Sir Geoff Hurst certainly scored more important goals in 1966 but in the spring of that year the West Ham man had yet to find the net for his country. Ahead of Wednesday's friendly international between the two countries, Adam Bate caught up with England's World Cup hero to discuss what games against Scotland mean to him.
You scored your first ever England goal against Scotland in April 1966. What are your memories of that?
Great memories! It was only my second cap after winning my first against Germany at Wembley. That went OK but the second call-up was obviously encouraging as it showed they wanted to see me again. Scotland was a big game at the time, especially with the home internationals. It was at Hampden Park in front of 125,000 people and we won 4-3 with me scoring my first England goal. You can't remember all the games you play but it's those sorts of games that stick in your mind forever.
That must have been an intense atmosphere to play in?
You don't get crowds that big these days so to play in front of that number of people in itself was fantastic. Obviously the fact that 99.9 per cent of them were Scots having to watch their team get beat was even better! It showed the strength of character in our team. As we showed over that period, we were capable of going to the biggest grounds and playing in front of the biggest crowds and getting results. In those days, of course, it was against a very strong Scottish team too.
Did that goal give you the confidence you needed going into that summer's World Cup?
It's always huge to get your first goal and it's especially important that strikers get off the mark when they go to a new club or begin at international level. It had an impact on me at the time. There's nothing worse than going a few games before you score. You do perhaps lose a tiny bit of confidence if you don't score because that's effectively what you're paid for. So I think that was a big help for me progressing to the World Cup finals later in the year.
And it wasn't your last big goal against Scotland?
Every time we played against Scotland was a big game. We beat them 4-1 in 1969 and I got two and my West Ham team-mate Martin Peters got two. I also scored in a defeat at Wembley in 1967 so there were a few goals against the Auld Enemy. The home internationals were great and always very enjoyable. Sadly, there's no room for them now in the fixture list on a regular basis but it will be a great atmosphere on Wednesday.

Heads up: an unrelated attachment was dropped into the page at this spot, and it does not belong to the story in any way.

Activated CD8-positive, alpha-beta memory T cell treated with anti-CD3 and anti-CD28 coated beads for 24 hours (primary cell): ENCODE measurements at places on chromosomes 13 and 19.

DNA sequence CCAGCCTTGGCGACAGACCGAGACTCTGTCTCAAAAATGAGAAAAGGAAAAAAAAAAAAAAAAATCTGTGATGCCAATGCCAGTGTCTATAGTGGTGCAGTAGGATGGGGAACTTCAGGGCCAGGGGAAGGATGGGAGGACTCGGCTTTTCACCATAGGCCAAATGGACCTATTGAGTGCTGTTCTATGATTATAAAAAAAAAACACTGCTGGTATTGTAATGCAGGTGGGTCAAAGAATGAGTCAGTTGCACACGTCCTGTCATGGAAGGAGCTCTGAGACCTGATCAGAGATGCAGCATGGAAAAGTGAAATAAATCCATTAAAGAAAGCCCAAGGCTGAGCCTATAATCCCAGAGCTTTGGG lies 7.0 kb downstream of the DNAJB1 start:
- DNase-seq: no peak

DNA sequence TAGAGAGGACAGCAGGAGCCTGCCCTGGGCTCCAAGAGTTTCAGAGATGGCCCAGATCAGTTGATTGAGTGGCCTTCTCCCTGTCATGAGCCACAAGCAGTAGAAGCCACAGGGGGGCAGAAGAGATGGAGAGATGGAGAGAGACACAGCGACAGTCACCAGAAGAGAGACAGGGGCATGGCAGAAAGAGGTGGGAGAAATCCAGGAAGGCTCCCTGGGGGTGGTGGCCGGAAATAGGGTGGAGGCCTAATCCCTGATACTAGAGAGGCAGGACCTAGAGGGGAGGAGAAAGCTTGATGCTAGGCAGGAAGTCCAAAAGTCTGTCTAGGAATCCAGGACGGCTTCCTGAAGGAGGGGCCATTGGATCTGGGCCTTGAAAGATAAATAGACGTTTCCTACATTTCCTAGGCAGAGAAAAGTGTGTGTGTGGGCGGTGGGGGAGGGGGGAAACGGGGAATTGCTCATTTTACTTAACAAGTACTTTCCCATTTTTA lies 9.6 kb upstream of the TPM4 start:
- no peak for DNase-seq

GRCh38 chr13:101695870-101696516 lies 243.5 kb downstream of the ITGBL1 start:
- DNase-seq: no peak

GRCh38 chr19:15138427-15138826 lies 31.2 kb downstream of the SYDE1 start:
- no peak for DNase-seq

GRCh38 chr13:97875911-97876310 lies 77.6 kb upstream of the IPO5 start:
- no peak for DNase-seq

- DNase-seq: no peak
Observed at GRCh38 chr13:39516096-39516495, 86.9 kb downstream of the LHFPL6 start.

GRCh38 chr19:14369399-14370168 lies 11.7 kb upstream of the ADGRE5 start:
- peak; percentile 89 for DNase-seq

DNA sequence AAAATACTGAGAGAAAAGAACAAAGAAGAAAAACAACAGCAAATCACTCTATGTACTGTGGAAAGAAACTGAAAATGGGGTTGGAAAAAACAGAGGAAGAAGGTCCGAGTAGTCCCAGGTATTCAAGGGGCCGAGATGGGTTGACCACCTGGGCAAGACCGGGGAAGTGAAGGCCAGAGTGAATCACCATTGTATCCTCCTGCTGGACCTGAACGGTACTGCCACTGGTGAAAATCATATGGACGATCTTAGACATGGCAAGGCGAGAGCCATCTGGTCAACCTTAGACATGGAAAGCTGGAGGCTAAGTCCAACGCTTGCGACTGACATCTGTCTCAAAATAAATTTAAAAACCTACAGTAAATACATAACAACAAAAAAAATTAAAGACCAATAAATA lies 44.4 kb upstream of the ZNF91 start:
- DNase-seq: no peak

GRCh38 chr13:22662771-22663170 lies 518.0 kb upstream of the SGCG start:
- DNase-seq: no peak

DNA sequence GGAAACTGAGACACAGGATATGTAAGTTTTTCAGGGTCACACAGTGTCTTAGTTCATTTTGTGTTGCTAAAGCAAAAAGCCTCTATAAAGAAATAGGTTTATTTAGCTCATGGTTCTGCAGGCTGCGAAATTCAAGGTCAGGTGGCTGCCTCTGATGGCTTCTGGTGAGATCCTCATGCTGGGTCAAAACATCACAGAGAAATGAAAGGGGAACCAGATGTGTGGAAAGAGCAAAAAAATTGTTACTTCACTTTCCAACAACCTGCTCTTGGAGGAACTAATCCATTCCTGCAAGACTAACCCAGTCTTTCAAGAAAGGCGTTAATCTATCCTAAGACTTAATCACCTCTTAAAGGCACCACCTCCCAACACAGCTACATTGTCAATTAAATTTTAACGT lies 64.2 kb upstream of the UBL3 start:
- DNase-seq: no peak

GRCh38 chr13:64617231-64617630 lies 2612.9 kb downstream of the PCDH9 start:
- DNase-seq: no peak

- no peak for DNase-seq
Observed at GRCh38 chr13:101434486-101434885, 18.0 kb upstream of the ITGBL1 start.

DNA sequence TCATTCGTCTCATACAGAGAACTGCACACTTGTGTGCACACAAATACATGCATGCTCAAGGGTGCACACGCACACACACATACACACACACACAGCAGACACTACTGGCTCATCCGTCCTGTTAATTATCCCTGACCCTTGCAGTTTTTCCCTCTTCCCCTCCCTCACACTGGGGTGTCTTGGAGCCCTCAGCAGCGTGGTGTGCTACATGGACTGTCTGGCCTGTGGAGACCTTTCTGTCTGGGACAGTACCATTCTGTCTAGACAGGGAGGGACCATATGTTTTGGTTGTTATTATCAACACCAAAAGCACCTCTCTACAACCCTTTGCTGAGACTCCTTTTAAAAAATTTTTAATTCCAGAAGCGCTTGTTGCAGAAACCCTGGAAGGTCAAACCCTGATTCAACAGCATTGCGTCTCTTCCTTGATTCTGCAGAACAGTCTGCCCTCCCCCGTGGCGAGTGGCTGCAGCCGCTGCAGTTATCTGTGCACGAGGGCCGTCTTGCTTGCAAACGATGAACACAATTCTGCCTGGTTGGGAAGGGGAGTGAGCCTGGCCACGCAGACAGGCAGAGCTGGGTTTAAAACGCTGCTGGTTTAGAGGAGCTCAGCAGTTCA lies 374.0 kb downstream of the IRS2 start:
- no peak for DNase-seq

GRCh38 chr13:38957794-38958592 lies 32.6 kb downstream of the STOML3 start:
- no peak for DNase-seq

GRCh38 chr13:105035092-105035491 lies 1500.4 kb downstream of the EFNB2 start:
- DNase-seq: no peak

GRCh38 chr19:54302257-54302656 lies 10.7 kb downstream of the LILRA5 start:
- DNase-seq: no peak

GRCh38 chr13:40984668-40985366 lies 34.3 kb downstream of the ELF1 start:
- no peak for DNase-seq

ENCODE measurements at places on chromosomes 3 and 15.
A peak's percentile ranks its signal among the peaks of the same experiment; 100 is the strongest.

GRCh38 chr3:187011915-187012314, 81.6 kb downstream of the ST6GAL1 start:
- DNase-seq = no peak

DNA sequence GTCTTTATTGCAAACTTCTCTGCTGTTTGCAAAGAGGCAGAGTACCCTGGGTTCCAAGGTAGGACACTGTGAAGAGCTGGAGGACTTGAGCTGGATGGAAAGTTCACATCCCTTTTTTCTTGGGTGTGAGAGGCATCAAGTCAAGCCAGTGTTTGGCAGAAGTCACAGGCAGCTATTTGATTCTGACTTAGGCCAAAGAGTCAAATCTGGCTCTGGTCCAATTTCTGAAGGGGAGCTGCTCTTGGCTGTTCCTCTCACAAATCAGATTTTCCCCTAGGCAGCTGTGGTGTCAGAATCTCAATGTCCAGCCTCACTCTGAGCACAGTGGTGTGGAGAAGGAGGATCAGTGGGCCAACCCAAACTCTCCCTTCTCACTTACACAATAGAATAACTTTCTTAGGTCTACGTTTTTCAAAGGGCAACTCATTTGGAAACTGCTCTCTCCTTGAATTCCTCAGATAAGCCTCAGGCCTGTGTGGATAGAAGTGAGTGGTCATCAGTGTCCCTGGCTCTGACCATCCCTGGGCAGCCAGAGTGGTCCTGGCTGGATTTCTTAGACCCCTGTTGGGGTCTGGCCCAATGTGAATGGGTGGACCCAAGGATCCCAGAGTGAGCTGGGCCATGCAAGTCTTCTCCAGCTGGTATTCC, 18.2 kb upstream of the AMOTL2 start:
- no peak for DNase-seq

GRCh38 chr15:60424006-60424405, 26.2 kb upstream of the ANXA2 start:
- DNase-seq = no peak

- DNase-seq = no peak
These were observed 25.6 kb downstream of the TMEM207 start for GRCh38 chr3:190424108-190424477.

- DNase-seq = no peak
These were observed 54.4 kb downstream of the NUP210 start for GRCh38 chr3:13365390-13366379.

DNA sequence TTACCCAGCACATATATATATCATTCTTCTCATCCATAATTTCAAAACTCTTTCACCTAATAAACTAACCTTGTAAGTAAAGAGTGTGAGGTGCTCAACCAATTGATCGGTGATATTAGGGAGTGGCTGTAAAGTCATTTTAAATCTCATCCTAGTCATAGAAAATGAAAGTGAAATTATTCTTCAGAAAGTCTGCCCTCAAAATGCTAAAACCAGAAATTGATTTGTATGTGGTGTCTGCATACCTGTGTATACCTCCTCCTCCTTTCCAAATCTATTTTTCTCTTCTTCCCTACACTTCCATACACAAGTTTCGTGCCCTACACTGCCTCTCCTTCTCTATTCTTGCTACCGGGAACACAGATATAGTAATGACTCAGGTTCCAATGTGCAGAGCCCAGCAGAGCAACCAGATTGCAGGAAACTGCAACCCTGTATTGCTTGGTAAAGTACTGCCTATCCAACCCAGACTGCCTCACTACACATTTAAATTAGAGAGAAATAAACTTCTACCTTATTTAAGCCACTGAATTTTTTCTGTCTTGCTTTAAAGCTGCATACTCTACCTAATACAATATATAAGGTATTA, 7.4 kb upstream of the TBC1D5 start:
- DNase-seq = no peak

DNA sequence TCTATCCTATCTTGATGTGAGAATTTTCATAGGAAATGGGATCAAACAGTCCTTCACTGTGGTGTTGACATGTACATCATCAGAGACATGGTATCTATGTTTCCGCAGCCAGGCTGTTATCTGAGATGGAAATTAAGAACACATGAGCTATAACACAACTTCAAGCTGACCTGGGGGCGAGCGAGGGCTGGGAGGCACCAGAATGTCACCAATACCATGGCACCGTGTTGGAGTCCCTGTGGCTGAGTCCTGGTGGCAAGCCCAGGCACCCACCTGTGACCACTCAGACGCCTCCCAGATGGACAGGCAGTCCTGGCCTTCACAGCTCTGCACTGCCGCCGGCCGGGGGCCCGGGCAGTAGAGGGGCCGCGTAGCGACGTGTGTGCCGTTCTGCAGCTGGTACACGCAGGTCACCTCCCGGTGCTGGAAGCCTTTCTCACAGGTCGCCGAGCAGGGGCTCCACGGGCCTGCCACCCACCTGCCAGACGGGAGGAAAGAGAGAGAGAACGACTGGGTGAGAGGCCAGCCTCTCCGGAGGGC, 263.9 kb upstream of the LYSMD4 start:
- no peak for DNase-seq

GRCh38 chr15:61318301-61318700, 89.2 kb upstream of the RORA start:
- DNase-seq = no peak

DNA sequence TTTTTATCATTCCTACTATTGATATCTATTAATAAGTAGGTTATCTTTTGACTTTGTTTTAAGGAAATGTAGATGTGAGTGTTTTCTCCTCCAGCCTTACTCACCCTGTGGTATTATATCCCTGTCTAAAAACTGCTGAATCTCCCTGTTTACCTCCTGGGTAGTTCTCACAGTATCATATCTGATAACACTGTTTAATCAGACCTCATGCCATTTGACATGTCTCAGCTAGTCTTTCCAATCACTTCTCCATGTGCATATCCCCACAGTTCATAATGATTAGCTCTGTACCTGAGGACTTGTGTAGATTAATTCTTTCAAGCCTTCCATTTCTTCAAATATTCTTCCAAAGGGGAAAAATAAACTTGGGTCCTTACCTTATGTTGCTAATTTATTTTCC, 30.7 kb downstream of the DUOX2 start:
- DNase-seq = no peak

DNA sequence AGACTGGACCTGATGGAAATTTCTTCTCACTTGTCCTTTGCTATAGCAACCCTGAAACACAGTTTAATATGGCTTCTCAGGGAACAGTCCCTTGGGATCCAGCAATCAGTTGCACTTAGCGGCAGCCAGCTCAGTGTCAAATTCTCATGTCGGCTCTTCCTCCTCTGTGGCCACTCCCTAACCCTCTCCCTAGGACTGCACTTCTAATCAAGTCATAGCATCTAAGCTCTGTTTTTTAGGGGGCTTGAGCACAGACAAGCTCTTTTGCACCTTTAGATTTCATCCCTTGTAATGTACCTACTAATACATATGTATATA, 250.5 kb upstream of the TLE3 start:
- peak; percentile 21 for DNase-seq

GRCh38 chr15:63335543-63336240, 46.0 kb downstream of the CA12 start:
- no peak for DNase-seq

Is there a case for bringing them back?
There may be a case for bringing them back but there is no room for it. With the Champions League now taking up a lot of the season it won't happen. But to play the odd one as a friendly is a superb idea. There'll be a few Scots coming down. They used to be every other year in my day so you'd always get them coming down - I'm told they'd save up all year for the trip so it was a big deal. England against Scotland in anything is always a big occasion - whether it is darts or any other type of game.
As you hinted earlier, Scotland are not the force they were in your day though...
They are suffering up there a bit at the moment. They don't quite produce the great players they had in the past. In my time, every top English team would have one or two quality Scottish players in the heart of the team. But I think the last truly great Scottish player to come down was probably Kenny Dalglish in 1977. So we don't see the same number of quality players as before.
Is there a striker in the England team capable of breaking through on Wednesday? It's a big chance for Rickie Lambert...
I'm delighted for Rickie Lambert. I think it's terrific. This is a player who has played in all four divisions and got to the top flight last year. He had a good season with Southampton and showed he could play and score. He probably deserves an opportunity to show he can do it for England. He's already proven he can move up four classes in his play so he's obviously got the right attitude. I'm thrilled to bits for a player like that who has earned the right to get his chance.
Sir Geoff Hurst was speaking at the 2013 FA and McDonald's Community Awards. The annual awards recognise and celebrate the thousands of volunteers who dedicate their time to grassroots football each year - everyone from coaches and officials to groundsmen. Visit mcdonalds.co.uk/awards for more information.